Out in the water a few miles away from South West Jutland there are a few islands in the tidal sea of Vadehavet national park. The biggest of these islands are Rømø though it doesn’t have the biggest population and only a bit over 500 people still live there all year around.
The main business of the island is tourist – the island is famous for the widest sandy beach anywhere along the west coast of Denmark. And the beach is indeed wide – when you reach the beach you will still have to walk far to finally reach the water – just how far depends on the tide but even at high tide you will still have to walk for a kilometer or more. In fact not many people walk to the water instead they take the car and drive most of the way out to the water line – just make sure you don’t get caught in the tide of the area.
The west coast of the island is dominated by this long wide sandy beach and behind the beach is one of the biggest hills you will find on the island – it is the high dike which is protecting the island against the fall and winter storms which can be very strong out here.
Behind the famous beach of Lakolk there is a lot of summerhouses this large settlement of summerhouses mean the population of Rømø increase many folds during the summer where thousands of tourist flock to the beaches mainly from Germany but also a lot of Danish tourist go as well to enjoy the beach.
After having been to the beach of Lakolk it is possible to explore other parts of the island – we head down to the southern end of the island where there is a small town of Havneby which translates into harbor city. The city is the only proper town on the island since the city of Lakolk is basically just a settlement dedicated to serving tourist. The main thing in the harbor is the ferry to the German island of Sylt which apparently is quite popular with German tourist going to Sylt since it is cheaper to go by the ferry than putting your car on the train going to Sylt – there is no road to Sylt.
Even though the city of Havneby is a bit of an actual town there is still a lot of houses in the area which is clearly not used as a full year residence but only in use as recreational housing used a few weeks a year by the owners or more likely rented to tourist during the summer and maybe a few weeks during the rest of the year.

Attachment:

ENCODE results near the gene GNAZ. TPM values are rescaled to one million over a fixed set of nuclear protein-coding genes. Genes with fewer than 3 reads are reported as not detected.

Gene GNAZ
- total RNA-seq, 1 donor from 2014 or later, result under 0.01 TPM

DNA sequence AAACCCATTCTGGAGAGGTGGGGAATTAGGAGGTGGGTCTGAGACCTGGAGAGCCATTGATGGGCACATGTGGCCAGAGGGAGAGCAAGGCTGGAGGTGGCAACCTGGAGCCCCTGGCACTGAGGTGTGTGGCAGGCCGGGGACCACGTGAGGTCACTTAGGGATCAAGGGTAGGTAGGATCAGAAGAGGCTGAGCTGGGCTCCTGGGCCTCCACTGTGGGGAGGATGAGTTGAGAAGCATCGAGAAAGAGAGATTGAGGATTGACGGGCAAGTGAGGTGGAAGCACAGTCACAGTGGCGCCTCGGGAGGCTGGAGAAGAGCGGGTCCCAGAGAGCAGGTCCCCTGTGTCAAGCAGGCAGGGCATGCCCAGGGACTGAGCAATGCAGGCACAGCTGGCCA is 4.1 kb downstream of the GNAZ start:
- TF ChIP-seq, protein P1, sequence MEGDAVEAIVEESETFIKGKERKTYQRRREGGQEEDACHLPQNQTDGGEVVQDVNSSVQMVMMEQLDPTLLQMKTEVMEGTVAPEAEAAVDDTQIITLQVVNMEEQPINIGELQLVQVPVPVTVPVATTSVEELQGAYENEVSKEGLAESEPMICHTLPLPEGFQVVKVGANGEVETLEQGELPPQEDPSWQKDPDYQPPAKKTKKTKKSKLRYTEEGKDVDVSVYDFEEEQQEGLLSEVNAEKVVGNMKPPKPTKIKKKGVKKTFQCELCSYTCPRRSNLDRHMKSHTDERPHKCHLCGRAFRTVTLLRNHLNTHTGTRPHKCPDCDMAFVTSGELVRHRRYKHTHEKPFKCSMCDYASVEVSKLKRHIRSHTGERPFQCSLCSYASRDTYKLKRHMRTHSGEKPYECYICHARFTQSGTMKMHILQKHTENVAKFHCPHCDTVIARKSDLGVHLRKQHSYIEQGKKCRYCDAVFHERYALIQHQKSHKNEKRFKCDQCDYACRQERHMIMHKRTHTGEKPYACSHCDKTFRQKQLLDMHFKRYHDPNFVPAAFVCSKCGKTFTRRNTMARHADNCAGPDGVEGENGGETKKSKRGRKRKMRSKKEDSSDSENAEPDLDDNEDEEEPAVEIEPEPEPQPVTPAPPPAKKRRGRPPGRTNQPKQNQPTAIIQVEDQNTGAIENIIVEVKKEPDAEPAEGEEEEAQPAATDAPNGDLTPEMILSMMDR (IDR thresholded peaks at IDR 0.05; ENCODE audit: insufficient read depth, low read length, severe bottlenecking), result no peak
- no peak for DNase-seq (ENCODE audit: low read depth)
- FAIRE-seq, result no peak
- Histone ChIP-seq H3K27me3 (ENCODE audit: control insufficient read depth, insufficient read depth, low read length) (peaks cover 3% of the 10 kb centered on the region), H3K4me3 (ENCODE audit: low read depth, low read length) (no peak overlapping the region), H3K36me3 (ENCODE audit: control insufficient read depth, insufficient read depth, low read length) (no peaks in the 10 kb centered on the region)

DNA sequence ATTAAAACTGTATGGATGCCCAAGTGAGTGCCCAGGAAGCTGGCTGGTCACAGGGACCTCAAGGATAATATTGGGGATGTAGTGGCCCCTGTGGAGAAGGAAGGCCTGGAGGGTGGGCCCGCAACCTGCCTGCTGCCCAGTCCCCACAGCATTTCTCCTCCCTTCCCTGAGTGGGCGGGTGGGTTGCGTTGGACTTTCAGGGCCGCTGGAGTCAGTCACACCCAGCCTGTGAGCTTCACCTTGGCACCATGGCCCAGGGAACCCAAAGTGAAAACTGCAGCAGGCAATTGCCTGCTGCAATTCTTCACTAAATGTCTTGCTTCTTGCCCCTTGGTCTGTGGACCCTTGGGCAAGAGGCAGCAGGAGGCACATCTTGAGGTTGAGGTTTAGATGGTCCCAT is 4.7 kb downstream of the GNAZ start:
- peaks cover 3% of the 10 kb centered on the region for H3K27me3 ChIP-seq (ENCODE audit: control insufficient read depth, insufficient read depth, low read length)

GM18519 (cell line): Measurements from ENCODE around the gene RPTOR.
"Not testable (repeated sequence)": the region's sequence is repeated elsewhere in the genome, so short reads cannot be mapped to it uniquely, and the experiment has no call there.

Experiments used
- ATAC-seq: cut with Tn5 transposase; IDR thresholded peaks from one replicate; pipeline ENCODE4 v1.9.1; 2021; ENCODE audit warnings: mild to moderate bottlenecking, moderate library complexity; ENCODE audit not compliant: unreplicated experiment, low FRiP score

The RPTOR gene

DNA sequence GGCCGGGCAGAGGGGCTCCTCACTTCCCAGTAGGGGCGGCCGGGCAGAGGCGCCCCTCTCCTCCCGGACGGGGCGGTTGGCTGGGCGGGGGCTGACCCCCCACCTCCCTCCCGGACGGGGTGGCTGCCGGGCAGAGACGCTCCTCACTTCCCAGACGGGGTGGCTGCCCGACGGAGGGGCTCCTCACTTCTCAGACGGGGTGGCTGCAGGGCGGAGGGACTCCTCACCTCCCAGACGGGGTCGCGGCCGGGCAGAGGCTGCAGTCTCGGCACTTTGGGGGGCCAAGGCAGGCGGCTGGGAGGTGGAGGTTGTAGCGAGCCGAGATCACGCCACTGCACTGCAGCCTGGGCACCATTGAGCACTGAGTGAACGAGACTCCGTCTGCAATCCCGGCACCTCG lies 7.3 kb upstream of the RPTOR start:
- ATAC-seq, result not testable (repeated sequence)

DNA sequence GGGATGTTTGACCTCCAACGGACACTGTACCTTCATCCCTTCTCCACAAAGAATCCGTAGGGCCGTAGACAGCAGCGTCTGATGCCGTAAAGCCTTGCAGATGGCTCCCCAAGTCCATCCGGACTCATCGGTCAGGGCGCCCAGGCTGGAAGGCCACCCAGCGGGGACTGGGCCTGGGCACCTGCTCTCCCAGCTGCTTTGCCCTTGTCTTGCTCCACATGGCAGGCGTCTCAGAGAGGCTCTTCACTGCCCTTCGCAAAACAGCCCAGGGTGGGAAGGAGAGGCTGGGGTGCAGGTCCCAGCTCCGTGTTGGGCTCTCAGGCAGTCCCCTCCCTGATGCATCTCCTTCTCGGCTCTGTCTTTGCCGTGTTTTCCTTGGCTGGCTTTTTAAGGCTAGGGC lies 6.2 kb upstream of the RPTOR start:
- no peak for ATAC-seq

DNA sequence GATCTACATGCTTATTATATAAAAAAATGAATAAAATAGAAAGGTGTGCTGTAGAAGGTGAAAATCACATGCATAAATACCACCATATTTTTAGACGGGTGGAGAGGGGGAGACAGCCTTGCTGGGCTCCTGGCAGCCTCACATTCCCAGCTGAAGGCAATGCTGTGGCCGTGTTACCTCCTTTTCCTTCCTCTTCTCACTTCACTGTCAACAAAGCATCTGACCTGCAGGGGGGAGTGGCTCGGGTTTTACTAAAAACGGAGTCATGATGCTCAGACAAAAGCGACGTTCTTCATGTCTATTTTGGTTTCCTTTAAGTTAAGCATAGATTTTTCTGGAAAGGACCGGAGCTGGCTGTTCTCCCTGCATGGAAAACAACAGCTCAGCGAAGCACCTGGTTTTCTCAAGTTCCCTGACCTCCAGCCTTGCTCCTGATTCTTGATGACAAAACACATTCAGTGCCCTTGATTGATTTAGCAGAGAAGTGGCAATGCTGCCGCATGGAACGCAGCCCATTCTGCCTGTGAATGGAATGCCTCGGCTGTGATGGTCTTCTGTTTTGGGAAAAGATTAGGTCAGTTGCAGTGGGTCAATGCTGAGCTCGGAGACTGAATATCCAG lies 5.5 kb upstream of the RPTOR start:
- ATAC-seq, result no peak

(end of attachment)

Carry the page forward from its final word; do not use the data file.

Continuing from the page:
Next to the city there is a large bird reserve which is completely closed for people during the breading season which is going on for the moment so we had to stay just outside the reserve and look at the birds eating just offshore during a bit of low tide.
Driving to the northern end of the island we get by a lot of thatches roof houses which are quite charming – if you rent a summerhouse on this island it is actually likely it will be a thatches roofed houses which can give a bit of charm to your holiday – but don’t expect to get good reception for your cellphone indoor.
The north of the island is home to an old home of one of the many rich captains who used to live on this island – there was a lot of shipping and whaling going on amongst the local population. This building was one of the best preserved examples of a wealthy boat owner home and has been turned into a museum run by the national museum of Denmark. Unfortunately this museum has been closed down along with all other museums in Denmark and despite the opening of the museums this one still hadn’t reopened during our visit to the island. So we could only see the house from the outside and it was fairly impressive but we could only guess what it looked like on the inside.
From the old house we drive to the north of the island which is partly off limits since it is some sort of military area – I am not sure what it is used for exactly but they do warn about some sort of lasers. The area up here isn’t the most interesting on the island but you might be able to do a little hiking in the area if no military activities are going on – though we decided just to drive back via the long dam connecting the island to the main land.
Interesting to know a little bit more about some parts of Denmark. Lovely houses. Thank you.
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There a lot ox those on this island and the area since there hasn’t been any population growth creating a need to build new houses and teat down the old.
The new one doesn’t match the old ones. The total absence of people, and odd sleeping cat or a dog, and no playing children make the places looking disturbing. Apocalypse?
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I guess you can call it a bit apokalyptic. The was majority of visitors are German so with the border closed there isn’t a lot of people. We saw a few but they didn’t make it to the photos. Cats and dogs – I don’t think we saw any.
My apologies for not answering promptly; my laptop developed a fault but is working now.
You are right, it is as apocalypse swept this place. Apart from the birds, as always lovely, the place is not uplifting, although, personally I love solitude. But if Germans like it, your economy is safe. Still, find, please a few more sheep.
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The Germans are there now I am pretty sure – supposedly there was several hours of waiting at the border after they were allowed in again. There is actually a couple of sheep’s in the photo from the military area – you just have to look very carefully and then you can spot a couple of small sheeps a black and a white.